Now that you know what open-source software is and who can use it, it’s time to find out how the software works.

Open Source Software: How does it Work?

Open-source codes are generally held in public repositories and can be distributed publicly. Anyone on the internet has the right to access this repository, and they can use the code for the betterment of the design and functions of the software. Open source means free. The users don’t have to pay anything to modify the code for the improvement of the project. Most of the time, open source software comes with a licence that has terms and conditions defined for the developers to know how to use, modify, and distribute the open-source software. The five most popular open-source software licences are:

  • MIT license
  • Apache license
  • GNU general public license 3.0
  • GNU general public license 2.0
  • BSD license

When you change the source code of an open-source software program, the software will include the changes you have made, including the methods you have applied. Open-source software licences have their own terms and, according to the terms, whether or not the software will be available for free depends on the modifications made to the software.

Therefore, even when the software is open-source, it doesn’t indicate that the software will consistently be free. “Open source” is not a concept in economics. When a software programmer creates open-source software, he can charge its cost to the users who want to distribute the software or simply use it. Some programmers charge money from the users for using the software because a software licence contains source code that provides services and features to the users.

Even though the software itself is not lucrative, the services and functions that the software offers are useful to the users and, thus, lucrative to the developers. Some programmers take charges from the users to help them install, use, and troubleshoot the software. Even though the software can be free of charge, the skills it takes to programme the open-source software are especially valuable. Many high-value companies are always looking for programmers who are experienced in working with open-source software.

Now that you know the ins and outs of open-source software, your first question might be: what is the difference between open-source and closed-source software?

What are the dissimilarities between Open Source and Closed Source Software?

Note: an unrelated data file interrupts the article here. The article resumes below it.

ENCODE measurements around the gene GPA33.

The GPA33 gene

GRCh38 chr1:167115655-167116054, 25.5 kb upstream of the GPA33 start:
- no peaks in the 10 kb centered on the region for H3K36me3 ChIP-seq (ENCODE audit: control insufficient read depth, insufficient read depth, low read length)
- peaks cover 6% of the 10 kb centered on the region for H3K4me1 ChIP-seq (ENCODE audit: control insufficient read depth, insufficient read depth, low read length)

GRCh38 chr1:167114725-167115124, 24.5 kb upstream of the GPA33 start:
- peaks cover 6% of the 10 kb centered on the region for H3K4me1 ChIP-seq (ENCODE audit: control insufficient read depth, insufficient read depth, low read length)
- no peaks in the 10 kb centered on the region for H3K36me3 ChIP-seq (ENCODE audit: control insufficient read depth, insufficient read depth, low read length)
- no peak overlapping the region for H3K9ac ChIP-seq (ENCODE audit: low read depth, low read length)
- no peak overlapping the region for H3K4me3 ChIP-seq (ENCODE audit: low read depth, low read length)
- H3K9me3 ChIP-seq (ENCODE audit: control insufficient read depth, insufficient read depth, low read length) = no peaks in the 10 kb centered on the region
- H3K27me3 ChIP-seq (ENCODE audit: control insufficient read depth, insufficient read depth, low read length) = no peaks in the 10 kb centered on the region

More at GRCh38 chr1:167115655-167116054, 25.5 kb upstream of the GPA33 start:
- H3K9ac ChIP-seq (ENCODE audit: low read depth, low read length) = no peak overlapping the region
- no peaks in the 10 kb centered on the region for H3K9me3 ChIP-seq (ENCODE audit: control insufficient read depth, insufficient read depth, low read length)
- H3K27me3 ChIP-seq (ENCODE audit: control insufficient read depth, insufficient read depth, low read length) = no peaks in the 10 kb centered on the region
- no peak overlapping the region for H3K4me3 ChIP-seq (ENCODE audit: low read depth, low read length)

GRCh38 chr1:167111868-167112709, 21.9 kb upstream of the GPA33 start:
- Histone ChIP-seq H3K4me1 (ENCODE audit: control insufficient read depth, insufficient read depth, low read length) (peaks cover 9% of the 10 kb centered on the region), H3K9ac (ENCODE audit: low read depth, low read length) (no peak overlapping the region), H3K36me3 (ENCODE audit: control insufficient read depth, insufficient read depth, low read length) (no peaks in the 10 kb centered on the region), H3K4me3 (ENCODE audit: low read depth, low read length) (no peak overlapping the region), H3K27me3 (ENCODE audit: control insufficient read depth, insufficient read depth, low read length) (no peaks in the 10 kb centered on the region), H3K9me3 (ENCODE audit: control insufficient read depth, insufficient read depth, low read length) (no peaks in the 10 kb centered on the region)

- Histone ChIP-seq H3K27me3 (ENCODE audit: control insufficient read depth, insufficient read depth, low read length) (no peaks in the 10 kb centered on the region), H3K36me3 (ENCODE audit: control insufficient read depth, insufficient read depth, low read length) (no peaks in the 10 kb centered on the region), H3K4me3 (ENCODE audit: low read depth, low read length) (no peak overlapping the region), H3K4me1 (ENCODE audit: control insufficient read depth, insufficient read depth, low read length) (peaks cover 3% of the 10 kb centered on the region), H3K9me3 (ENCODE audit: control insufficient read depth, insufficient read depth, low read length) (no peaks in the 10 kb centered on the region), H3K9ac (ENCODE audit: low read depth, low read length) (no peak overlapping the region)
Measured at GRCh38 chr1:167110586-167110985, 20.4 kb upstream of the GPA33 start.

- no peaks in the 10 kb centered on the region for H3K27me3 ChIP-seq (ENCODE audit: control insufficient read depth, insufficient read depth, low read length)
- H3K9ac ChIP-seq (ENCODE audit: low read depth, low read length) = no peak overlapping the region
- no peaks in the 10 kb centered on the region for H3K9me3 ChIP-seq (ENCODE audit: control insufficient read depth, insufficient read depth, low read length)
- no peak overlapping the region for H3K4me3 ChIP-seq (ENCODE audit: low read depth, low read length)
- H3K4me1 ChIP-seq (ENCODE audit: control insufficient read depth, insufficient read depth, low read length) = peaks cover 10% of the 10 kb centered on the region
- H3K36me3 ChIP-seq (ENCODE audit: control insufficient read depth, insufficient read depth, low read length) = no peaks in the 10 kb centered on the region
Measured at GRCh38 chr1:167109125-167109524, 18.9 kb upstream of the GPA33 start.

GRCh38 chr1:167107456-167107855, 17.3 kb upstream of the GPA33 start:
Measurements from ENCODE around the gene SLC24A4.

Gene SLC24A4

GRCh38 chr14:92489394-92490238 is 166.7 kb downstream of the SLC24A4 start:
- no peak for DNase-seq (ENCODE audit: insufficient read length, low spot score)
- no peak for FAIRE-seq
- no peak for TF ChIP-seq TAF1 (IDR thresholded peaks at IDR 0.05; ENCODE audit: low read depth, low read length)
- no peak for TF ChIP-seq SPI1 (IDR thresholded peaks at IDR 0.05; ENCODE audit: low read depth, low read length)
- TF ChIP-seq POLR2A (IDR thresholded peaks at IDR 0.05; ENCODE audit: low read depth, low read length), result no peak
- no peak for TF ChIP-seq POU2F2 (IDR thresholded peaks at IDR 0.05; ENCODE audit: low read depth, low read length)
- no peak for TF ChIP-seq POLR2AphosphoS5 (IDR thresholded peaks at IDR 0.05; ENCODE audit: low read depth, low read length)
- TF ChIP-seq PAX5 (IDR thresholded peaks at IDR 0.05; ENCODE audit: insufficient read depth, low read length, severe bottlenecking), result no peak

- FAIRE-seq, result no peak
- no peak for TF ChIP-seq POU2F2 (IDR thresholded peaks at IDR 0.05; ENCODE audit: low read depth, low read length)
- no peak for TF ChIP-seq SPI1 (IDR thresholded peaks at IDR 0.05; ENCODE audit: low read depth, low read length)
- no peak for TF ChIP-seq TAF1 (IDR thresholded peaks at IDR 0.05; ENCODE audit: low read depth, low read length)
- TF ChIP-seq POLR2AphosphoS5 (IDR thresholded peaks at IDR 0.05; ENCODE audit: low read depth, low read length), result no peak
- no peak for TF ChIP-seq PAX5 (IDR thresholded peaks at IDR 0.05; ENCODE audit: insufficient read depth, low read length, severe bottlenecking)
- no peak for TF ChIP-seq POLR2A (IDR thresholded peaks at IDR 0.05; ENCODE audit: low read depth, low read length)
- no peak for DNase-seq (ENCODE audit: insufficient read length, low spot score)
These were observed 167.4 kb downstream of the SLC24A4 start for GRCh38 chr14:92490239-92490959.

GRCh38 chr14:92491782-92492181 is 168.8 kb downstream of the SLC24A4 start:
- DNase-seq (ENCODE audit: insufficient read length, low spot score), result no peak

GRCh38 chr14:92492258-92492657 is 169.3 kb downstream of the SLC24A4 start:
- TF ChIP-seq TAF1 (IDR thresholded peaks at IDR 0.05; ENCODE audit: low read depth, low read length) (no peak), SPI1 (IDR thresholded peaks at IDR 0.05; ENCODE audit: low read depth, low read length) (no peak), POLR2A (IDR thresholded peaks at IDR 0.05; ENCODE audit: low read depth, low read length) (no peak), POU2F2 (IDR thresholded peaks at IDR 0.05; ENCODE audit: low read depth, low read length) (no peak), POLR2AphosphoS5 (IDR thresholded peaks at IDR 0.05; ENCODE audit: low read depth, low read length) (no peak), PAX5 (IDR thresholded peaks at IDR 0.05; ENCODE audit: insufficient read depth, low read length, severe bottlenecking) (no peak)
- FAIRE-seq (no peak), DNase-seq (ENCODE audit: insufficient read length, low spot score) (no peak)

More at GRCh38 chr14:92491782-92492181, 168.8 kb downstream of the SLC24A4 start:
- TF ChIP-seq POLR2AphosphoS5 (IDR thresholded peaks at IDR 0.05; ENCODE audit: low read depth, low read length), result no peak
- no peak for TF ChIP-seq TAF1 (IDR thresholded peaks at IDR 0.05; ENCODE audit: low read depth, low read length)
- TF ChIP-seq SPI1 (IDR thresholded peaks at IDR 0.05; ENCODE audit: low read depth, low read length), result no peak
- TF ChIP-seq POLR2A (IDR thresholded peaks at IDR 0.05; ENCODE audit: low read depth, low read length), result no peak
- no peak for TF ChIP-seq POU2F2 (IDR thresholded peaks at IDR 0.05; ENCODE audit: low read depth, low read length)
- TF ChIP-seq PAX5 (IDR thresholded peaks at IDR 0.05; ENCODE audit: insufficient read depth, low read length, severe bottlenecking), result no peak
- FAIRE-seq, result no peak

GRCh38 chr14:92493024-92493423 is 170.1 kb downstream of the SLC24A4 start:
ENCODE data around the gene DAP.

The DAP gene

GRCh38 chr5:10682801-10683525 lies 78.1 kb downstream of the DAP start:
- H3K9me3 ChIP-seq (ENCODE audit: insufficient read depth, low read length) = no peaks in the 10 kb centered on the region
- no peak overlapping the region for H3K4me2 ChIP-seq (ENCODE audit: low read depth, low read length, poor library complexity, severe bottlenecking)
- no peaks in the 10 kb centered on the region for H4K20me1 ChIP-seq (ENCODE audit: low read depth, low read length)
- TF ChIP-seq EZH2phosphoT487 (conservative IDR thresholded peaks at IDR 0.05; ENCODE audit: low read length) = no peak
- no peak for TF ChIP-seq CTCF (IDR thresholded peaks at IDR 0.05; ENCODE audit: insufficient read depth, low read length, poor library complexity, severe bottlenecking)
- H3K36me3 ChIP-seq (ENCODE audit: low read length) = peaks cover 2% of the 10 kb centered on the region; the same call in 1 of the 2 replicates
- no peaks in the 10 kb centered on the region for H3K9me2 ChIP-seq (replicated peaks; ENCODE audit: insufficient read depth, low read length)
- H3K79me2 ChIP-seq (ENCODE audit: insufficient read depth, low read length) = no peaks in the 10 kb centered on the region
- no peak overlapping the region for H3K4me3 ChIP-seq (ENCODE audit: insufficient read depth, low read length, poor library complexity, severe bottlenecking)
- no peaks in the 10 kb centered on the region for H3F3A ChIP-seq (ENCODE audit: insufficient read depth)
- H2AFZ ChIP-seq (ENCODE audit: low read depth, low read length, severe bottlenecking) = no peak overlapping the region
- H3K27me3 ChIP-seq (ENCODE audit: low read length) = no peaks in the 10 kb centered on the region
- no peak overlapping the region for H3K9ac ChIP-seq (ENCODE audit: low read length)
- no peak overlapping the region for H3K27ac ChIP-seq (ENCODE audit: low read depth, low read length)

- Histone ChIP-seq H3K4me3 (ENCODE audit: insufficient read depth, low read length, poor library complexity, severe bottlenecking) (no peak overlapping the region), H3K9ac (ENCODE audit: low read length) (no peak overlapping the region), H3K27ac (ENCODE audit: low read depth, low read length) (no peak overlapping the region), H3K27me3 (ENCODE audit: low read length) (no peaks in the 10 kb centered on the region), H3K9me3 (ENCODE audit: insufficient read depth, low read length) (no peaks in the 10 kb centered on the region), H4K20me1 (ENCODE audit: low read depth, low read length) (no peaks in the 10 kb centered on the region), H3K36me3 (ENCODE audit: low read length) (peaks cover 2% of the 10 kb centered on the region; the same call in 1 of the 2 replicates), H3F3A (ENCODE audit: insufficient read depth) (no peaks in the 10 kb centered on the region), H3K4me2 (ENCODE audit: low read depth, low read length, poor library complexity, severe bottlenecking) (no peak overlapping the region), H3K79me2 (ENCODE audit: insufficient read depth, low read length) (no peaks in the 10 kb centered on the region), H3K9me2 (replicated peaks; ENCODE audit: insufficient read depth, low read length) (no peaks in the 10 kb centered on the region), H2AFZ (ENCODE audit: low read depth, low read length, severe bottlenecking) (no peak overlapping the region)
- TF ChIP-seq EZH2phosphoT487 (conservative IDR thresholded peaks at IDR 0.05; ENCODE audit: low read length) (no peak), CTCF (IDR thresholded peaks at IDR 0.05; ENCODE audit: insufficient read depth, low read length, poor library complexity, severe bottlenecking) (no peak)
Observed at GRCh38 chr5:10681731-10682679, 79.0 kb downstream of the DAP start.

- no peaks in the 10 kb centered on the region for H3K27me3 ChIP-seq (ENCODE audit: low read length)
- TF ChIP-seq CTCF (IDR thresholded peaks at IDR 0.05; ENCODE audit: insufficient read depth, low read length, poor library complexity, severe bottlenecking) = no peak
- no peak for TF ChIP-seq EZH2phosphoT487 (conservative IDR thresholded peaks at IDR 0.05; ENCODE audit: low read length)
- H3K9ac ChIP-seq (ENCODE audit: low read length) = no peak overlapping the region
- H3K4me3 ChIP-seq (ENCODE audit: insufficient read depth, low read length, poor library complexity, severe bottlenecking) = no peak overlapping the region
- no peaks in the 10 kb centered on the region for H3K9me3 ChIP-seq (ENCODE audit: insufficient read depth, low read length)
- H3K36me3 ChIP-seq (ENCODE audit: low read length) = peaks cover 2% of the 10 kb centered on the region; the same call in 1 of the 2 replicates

There are numerous characteristics that you can use to compare open source with closed source software. And here we have given some of the most impactful aspects that you can consider.

Price: Open source software is available for a small charge or no charge at all, but closed source software has a wide range of price tags depending on the services and functions it provides.

Customizability: Depending on the open-source licence the software has, you can customise the project as much as you like. However, customising or modifying the project source code correspondingly demands a specific level of knowledge. When it comes to making changes to the closed-source software, you’ll have to suggest the changes to the company or the vendor of the software. As a user, you can suggest changes such as features, improvements, and bug fixes.

User-friendliness: Open source software is generally not more user-friendly than closed source software. But the user-friendliness of the software depends on the developers and the type of project you are working on. When it comes to closed source software, since they are created by a renowned organization, the company always keeps usability in mind to provide a better user experience.

Security: Since open source software is available to everyone all the time and the community is always keeping an eye on it, there is a belief that its source code is harder to bug. But bugs and glitches in open-source software can still exist. There can be security issues in closed-sourced software, but the company creating the software always conducts several periods of tests to make sure that the project they have worked on is secure enough for the users.

Stability: The stability of open-source software depends on the user base or community it has. Since the community maintains the software, they will determine how stable the project is. But when it comes to closed source software, the projects that are at least established in the market tend to be more stable. On the other hand, new software products are less likely to be stable than open-source software programs.

What are the liabilities of Open-Source Software Programs?

Despite having some advantages over closed-source software, open-source software has some drawbacks that you should be aware of if you plan to develop open-source software:

  • Open-source software is not that user-friendly. That’s why it can be hard to set it up on your system.
  • There can be compatibility issues with open-source software. When manufacturers create closed-source software, they make sure that the software will work in particular or certain environments, but open-sourced software doesn’t give that facility.
  • Open-source software, unlike closed source software, rarely comes with any warranty or legal obligations.
  • Since open-source software requires expertise, it can be costly to train programmers to learn how to create open-source programs.

Conclusion

Despite the fact that open-source software is maintained by a group of programmers and users, it is not always bug-free. However, contributors are constantly striving to improve the software. As a result, any bugs or glitches related to the software can be easily fixed. With that being said, keep in mind that open source software is used in multiple code management levels and they are more secure than closed-source software programs.

Vijay Singh Khatri
Vijay Singh Khatri
Graduate in Computer Science, specialized in Digital Marketing. I am very fond of writing tech articles and creating my own blog to teach my audience.